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Customer Feedback: No matter what anyone tells you, these words and ideas can change your business

Blog by Adam Dorrell
February 14, 2018

“No matter what anybody tells you, words and ideas can change the world.” John Keating, Dead Poets Society

[caption id="attachment_5803" align="alignright" width="288"]Plot1 "Seize the day" to maximise the opportunity presented by your customer feedback. ©Touchstone Pictures[/caption]

To paraphrase the inspirational teacher played by Robin Williams in the feel-good drama Dead Poets Society, the words and ideas from customer feedback really do have the power to change your business.

But what are some of the best ways to get the most our of your customer feedback on an internal level?

At a recent event – the Denmark Net Promoter Round Table (hosted by CustomerGauge client SimCorp) representatives from leading Danish and international businesses in the market including Nilfisk, Maersk, and Electrolux, shared some of the ways they are sharing feedback across their organisations.

The suggestions below are helping these organisations start conversations, spark innovation, and align themselves along the voice of their customers.

1. Share it around 

It sounds obvious, but many organisations leave feedback stranded in the hands of a small group of specialists or execs. By contrast, customer-centric businesses are sharing customer feedback around the organisation in numerous and creative ways, including:

  • Inspirational and motivating posters of customers that gave the organisation a 10.
  • With comment streams on the company intranet. One of the clients is using CustomerGauge functionality to show comments live on the intranet home page.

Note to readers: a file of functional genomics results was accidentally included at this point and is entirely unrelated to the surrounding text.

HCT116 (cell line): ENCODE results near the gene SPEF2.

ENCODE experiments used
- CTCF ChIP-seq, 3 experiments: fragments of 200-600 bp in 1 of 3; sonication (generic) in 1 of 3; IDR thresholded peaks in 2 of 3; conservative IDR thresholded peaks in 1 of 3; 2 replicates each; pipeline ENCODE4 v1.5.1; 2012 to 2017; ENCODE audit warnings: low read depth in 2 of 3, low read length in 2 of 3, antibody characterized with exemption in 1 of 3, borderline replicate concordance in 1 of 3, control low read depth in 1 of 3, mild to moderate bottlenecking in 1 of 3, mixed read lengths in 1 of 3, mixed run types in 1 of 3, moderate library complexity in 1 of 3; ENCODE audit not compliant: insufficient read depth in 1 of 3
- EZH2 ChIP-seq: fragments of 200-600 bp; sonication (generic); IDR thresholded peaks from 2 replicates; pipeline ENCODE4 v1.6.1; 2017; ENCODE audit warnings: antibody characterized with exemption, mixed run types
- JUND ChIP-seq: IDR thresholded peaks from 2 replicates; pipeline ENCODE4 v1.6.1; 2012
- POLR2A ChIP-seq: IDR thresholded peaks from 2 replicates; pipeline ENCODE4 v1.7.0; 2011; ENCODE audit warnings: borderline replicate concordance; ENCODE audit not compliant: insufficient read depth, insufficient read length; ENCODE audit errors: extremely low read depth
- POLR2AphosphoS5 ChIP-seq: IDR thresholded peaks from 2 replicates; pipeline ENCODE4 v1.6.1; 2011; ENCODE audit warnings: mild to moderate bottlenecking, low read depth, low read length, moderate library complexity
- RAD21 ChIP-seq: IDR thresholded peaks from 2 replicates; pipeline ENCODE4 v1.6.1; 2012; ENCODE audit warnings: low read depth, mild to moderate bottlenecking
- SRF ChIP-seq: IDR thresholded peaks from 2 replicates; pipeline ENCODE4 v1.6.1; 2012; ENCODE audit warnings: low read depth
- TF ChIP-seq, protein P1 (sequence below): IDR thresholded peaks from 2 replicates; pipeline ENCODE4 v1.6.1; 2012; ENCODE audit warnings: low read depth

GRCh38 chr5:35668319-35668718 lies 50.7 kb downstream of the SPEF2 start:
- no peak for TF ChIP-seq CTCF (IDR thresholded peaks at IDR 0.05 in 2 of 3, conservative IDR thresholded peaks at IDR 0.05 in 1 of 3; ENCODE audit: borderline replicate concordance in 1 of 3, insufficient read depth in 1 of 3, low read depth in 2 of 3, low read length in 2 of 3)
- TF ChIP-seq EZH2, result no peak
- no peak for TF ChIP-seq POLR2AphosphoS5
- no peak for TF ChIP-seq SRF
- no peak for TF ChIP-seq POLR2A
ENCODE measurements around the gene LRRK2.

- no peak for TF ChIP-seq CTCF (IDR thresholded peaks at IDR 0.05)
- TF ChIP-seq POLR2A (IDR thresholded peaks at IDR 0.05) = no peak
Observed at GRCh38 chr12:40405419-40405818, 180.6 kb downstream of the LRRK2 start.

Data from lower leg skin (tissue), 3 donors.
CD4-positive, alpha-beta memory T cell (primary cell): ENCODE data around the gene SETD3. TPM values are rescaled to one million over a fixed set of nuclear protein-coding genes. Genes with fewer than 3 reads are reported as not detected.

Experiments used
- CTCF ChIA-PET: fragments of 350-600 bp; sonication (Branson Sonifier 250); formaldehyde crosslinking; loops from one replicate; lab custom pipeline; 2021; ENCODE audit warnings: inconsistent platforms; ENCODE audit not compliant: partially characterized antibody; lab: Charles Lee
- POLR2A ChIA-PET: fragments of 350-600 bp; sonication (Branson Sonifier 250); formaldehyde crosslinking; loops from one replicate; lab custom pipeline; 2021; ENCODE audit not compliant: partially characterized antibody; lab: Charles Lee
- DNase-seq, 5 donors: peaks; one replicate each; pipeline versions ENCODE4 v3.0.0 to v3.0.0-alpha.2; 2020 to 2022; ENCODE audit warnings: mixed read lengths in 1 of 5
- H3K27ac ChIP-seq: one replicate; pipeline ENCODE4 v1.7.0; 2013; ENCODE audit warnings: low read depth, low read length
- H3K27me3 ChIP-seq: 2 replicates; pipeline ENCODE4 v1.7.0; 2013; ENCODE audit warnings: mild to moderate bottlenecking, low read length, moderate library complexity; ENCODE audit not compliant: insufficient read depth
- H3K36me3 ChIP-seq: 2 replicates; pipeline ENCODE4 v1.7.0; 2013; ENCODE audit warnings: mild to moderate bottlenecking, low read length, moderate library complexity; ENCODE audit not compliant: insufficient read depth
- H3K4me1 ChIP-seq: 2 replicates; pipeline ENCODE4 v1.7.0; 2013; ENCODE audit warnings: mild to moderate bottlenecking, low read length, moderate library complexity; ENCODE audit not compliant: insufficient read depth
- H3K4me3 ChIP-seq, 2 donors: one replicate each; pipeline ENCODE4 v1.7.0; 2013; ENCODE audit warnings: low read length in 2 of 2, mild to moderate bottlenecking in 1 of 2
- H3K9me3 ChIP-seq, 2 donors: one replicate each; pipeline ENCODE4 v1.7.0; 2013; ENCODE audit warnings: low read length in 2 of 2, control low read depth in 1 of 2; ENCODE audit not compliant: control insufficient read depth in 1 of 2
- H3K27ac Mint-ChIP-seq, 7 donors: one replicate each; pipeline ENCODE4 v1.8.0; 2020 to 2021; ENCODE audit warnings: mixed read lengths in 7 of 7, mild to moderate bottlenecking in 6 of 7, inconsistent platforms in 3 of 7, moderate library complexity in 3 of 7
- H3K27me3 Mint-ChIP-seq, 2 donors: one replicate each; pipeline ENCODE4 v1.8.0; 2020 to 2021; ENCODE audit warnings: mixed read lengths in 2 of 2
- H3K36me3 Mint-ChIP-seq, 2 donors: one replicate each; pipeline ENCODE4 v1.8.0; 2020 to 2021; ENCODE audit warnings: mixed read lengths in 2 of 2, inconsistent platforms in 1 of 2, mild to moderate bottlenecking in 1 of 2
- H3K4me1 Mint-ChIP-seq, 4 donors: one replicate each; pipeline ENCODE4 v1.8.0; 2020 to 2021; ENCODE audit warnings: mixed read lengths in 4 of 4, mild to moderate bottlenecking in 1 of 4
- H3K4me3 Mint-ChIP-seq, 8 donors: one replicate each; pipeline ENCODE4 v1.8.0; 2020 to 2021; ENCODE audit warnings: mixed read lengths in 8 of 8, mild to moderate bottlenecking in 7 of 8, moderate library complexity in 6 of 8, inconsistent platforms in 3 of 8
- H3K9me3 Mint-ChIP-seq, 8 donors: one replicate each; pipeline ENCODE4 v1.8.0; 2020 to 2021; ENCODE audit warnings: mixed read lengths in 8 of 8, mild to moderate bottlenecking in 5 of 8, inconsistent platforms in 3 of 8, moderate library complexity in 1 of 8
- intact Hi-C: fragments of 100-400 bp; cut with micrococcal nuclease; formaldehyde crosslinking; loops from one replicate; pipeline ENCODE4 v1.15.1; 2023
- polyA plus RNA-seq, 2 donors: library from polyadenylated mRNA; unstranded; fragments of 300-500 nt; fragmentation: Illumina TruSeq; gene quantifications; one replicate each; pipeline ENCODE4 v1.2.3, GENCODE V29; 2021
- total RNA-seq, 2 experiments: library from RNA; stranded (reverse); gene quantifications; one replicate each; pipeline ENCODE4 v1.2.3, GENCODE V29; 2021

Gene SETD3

• By adding a Net Promoter ‘score card’ to monthly internal reporting.

2. Escalate feedback to senior management as necessary

Scenario: Customers to a call centre continually give feedback regarding the price of a certain product. However, operational staff who connect with these customers on a daily basis do not have the power to make changes to product prices. In the long term, this leads to frustration on behalf of both employees and customers.

Solution: Organisations need to have a system in place in which certain feedback that cannot be acted upon by operational staff can be automatically escalated to the attention of senior management. In this case, feedback escalation could lead to senior management changing pricing structures, increasing transparency, or other measures - which call centre staff could have in turn relayed to customers as proof that the organisation is listening to feedback. (Hint: CustomerGauge has this functionality built-in).

3. Give your sales team the power to "seize the day"

Sales people generally dislike anything that comes between them and selling – so if they are required to do extra work that takes time from closing a deal, they will dislike it.

A suggestion from the Danish event attendees was to use customer feedback to pre-arm the salesforce on exactly what customers are saying about your business. This could take the form of case studies, reports, or even select customer comments.

If you can educate your sales team with relevant feedback, they will be able to walk into meetings armed with inside knowledge on how to close new deals or upsell to existing customers - or in the parlance of a certain Vermont prep school - to truly make the most of this opportunity to "seize the day!"

4. Use internal notice boards or Digital Signage

Related to the first point, using regularly-updated notice boards (or configurable solutions such as the CustomerGauge system’s Digital Signage), helps create a customer-focused workplace culture, advises staff on what needs to change, and does so with a neutral, authentic voice.

These words and ideas are precious, so don't let them go to waste....

At a time when new technologies and lingering effects of the financial crisis are still posing challenges to business all over the world, words and ideas are more important than ever. To paraphrase another Dead Poets quote, these are just some of the ways organisations can “suck the marrow” out of their customer feedback. If you have any more suggestions, please don’t hesitate to add them below!

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